Among the possible environmental causes of canine cancer are intact sex organs, exposure to tobacco smoke and toxic environments.

Signs and Symptoms
Just like in humans, one of the most typical signs of cancer in dogs is an abnormal lump or bump. Other classic signs are a wound that doesn’t heal, any kind of swelling, enlarged lymph nodes or abnormal bleeding. These are signs that should be addressed immediately by taking your dog to a veterinarian. Especially if your dog is over the age of 10, there are other, subtler signs that should not be ignored, which include unusual odors, unusual weight loss, loss of appetite, respiratory problems, lack of energy or bone stiffness.

Treatment and Prevention
With early detection, cancer in dogs is very preventable. You can also lower your dog’s risk of breast or prostate cancer by spaying or neutering. In addition, healthy diet and exercise are always recommended to give your dog a long, happy life. However, if the cancer spreads quickly before it is detected, there are methods of treatment which still give your dog a chance at survival. Surgery, radiation and chemotherapy are among the common options. However, these can be costly and may require a specialized payment plan with your vet.

If your dog develops cancer, as distressing as the news it, it shouldn’t be a cause of complete hopelessness. A dog with just a small lump that needs to be removed has a very good long-term prognosis, and even cases of malignant cancer have at least a 60 percent success range, according to WebMD. Recovery should take months rather than years. While nobody wants to imagine their dog having cancer, awareness and early intervention of the disease can ultimately give your furry friend a long, healthy and happy life.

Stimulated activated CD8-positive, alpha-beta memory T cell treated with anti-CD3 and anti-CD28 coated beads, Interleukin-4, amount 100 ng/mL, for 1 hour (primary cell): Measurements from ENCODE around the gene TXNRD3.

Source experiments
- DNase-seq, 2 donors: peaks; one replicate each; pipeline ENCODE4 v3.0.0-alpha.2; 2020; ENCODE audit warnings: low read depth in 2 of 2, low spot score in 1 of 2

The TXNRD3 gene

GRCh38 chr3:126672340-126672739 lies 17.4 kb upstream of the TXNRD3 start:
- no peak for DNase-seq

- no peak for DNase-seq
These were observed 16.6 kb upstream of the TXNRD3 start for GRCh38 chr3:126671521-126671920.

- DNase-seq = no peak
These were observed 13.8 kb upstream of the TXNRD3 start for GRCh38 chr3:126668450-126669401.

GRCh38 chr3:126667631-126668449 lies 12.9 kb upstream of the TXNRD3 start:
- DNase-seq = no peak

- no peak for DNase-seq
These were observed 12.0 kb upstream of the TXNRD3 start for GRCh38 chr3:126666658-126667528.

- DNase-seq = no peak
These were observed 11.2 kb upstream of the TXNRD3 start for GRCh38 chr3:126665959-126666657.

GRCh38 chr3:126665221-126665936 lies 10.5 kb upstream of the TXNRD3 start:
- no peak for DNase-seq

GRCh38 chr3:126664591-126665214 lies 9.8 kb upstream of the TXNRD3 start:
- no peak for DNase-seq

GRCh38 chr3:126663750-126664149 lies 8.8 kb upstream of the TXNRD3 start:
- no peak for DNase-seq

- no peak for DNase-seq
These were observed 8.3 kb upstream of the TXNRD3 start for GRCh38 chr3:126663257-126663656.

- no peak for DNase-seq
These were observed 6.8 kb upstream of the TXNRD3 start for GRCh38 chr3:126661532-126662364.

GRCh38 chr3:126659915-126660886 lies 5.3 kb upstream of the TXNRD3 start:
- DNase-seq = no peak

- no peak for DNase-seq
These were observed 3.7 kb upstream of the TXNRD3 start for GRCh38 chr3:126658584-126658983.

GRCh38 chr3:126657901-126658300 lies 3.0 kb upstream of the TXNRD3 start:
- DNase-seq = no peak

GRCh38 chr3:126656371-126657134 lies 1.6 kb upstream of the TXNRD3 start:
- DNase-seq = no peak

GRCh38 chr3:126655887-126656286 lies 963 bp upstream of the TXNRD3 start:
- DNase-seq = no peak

Dog Breeds by Fur: Low to High Maintenance Pooches


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When deciding on the best dog for your family, grooming responsibilities probably don’t top of the list of criteria during breed selection. However, depending on your financial situation and time constraints, hair may be a factor worth considering. Depending on the type of dog and their grooming needs, you could be visiting a professional groomer as much as every two-four weeks, or at a minimum, intensively brushing at home on a daily basis. Here’s a rundown of the lowest to highest maintenance pups when it comes to hair, which should help with setting expectations, planning and budgeting.

Short-haired, smaller dogs are going to require the least amount of grooming. An important caveat however is that even though these breeds are short-haired, they will still shed somewhat as all dogs shed some fur. Check out these breeds with low grooming needs if you’d rather not trade in your day job for a styling gig.

Italian Greyhound
Boston Terrier
Miniature Pinscher
• Harrier
Dalmation
• Whippet
• German Pinscher
• Basenji
• Australian Kelpie
Weimaraner
Vizsla
• English Foxhound
Boxer
Rottweiler
• Black & Tan Coonhound
Rhodesian Ridgeback
Mastiff
Great Dane
Bloodhound
• Neapolitan Mastiff

talk-ab-fur-thumbnailConversely, if you can’t resist a fluffy, long-haired pup, target this list of styling breeds, who require more hands-on attention to their coats to avoid matting, shedding and hygiene issues.

Akita
Alaskan Malamute
• Bearded Collie
Bernese Mountain Dog
Bichon Frise
• Border Terrier (or most terriers, for that matter)
Bulldog
Chow Chow
Cockapoo
Cocker Spaniel (and most other Spaniels)
Collie
• English or Irish Setter
• Giant, Standard and Miniature Schnauzers
Havanese
Lhasa Apso
Maltipoo
Old English Sheepdog (and other sheep dogs)
• Pekingese
Pomeranian
Poodle
Portuguese Water Dog
Shih Tzu
Siberian Husky